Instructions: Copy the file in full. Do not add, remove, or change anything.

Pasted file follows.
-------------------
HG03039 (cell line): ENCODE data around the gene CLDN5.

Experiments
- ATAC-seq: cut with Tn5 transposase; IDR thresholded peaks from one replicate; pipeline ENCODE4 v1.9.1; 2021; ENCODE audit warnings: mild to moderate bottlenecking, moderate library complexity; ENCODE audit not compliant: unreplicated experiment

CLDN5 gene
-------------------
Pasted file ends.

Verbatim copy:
HG03039 (cell line): ENCODE data around the gene CLDN5.

Experiments
- ATAC-seq: cut with Tn5 transposase; IDR thresholded peaks from one replicate; pipeline ENCODE4 v1.9.1; 2021; ENCODE audit warnings: mild to moderate bottlenecking, moderate library complexity; ENCODE audit not compliant: unreplicated experiment

CLDN5 gene